This article was published in Australian Dictionary of Biography, Volume 5, (MUP), 1974
George Briscoe Kerferd (1831-1889), premier and judge, was born on 21 January 1831 at Liverpool, England, son of Joseph Kerferd, bookkeeper, and his wife Rachel, née Blundell. Unhappily married, Joseph took a position in a merchant house at Zacatecas, Mexico, in 1843 and began trading on his own account. After being employed as a boilermaker and in two Liverpool merchants' offices, George migrated to Victoria. In the Albatross he arrived at Melbourne in April 1853. He spent most of the year mining at Bendigo, then worked with the merchants, W. M. Bell & Co., before setting up independently at Beechworth as a wine and spirits merchant late in 1854. With him was his wife Ann, daughter of William and Margaret Martindale of Salt Water River, whom he married on 17 December 1853 at St James's Cathedral, Melbourne.
In Beechworth Kerferd laid the foundations for his political and legal careers. Successful in business, particularly a brewery he started in 1855 and, confident that Beechworth could be the permanent centre of a thriving mining and farming district, he worked with energy and imagination for the development of the town. Spare hours he spent reading law and classics. First elected to the Municipal Council in May 1857, he was chairman for three terms between 1858 and 1864, and the driving spirit behind the establishment of the district hospital in 1856-57 and the benevolent asylum in 1861-63. He was largely responsible for the town's unusual water scheme which, though eventually successful and still in use, was not completed until 1874 because of engineering and funding problems. The storage area is known as Lake Kerferd.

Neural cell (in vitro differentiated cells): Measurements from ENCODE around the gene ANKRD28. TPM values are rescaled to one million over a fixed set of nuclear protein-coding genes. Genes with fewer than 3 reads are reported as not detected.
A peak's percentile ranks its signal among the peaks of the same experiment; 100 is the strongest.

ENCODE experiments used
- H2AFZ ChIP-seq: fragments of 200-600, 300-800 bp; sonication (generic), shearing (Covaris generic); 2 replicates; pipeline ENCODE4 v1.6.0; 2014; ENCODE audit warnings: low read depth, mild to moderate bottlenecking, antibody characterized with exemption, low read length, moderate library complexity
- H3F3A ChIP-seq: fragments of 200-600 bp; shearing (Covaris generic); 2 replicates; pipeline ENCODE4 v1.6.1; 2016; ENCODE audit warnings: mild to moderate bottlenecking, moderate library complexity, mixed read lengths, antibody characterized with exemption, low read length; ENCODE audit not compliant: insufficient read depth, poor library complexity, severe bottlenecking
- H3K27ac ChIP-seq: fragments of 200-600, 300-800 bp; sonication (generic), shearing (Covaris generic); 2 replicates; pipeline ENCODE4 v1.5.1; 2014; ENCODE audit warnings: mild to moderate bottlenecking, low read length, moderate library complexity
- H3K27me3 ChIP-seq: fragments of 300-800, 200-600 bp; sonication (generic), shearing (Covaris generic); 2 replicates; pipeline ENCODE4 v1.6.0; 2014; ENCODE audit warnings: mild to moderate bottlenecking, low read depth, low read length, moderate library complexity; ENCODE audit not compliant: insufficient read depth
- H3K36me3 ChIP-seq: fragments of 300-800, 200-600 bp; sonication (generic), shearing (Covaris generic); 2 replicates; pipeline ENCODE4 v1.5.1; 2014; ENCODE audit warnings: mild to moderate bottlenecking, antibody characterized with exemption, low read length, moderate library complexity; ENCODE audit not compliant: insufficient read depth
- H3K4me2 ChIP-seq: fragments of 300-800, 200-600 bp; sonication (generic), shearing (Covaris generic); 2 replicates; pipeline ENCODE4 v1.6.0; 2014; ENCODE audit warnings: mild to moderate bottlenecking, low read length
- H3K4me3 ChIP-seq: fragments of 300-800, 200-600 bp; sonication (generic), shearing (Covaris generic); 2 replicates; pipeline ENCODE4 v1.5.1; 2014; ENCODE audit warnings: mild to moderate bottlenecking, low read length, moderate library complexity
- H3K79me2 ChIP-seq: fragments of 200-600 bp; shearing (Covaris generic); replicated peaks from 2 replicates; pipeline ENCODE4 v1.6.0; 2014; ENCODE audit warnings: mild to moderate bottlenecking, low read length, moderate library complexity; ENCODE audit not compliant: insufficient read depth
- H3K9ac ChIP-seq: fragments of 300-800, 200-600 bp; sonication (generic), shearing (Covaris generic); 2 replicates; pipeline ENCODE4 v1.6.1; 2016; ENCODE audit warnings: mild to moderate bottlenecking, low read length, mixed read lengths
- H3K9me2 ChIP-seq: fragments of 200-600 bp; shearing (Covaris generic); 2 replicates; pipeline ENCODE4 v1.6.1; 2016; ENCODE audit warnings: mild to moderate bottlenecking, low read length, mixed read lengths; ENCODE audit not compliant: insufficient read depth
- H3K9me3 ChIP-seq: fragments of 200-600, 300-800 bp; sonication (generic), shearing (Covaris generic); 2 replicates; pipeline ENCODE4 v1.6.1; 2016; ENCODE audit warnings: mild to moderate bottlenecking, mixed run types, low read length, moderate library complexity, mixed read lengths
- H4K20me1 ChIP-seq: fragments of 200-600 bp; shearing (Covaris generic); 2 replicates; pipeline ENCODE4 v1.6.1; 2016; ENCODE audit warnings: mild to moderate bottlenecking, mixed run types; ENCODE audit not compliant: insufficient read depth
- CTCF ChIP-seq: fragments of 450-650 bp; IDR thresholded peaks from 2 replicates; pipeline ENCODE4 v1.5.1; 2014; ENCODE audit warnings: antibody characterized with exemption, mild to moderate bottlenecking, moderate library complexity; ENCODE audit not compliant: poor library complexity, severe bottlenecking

Kerferd's entry into colonial politics seems to have been unplanned. An election campaign in spring 1864 brought complaints that Legislative Assembly members for the Ovens electorate spent their energies discussing political economy rather than demanding construction of roads and bridges. A representative was needed who had local interests at heart and was strong enough to win influence in government. Kerferd was an obvious choice and was persuaded to stand. Returned at the top of the poll in that first election, he held the confidence of Ovens voters until he retired twenty-two years later, a unique achievement in an era of turbulent and vindictive politics.
Such confidence was not misplaced. Though a free trader and constitutionalist, Kerferd was consistent in supporting progressive land laws on which success of settlement in his district ultimately depended, and in working for practicable local government legislation and decentralized justice, particularly local insolvency courts. He fought skilfully for construction of the north-eastern railway, later for a Beechworth branch line, argued regularly for adequate funds for Beechworth institutions and probably secured the mental hospital begun in 1865. Less successful was his claim for an industrial school, disputed by Wangaratta interests to such effect that the proposed school was lost to the north-east altogether. Beechworth and district did not live up to Kerferd's expectations but declined as mining activity decreased and attempts at agricultural settlement failed. The town's survival may have been due to Kerferd's influence in establishing and maintaining its institutions.
Strongly-built with square, firm features, Kerferd was most notable for his calm purpose and solid good sense. These are qualities not usually associated with daring, yet when he moved to Melbourne he sold the Beechworth brewery and turned to law, the object of his youthful ambition. For two years a pupil of Thomas Fellows, he took the examination required for entry to the Bar and was admitted on 12 December 1867. In 1871 with John Burnett Box he published A Digest of Cases Decided in the Supreme Court of Victoria from A.D. 1846 to A.D. 1871, an abstract of 2136 decisions of local importance, particularly cases in mining and pastoral matters not discussed by contemporary authorities.